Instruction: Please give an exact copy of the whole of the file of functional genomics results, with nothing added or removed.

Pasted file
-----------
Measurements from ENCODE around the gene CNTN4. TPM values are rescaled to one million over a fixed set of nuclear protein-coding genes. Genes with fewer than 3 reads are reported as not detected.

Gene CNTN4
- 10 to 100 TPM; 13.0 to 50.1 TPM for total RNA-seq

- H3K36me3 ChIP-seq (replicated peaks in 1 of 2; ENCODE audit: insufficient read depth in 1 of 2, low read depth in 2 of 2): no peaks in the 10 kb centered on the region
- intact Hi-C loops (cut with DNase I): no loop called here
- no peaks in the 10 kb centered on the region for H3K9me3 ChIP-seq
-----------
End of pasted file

Measurements from ENCODE around the gene CNTN4. TPM values are rescaled to one million over a fixed set of nuclear protein-coding genes. Genes with fewer than 3 reads are reported as not detected.

Gene CNTN4
- 10 to 100 TPM; 13.0 to 50.1 TPM for total RNA-seq

- H3K36me3 ChIP-seq (replicated peaks in 1 of 2; ENCODE audit: insufficient read depth in 1 of 2, low read depth in 2 of 2): no peaks in the 10 kb centered on the region
- intact Hi-C loops (cut with DNase I): no loop called here
- no peaks in the 10 kb centered on the region for H3K9me3 ChIP-seq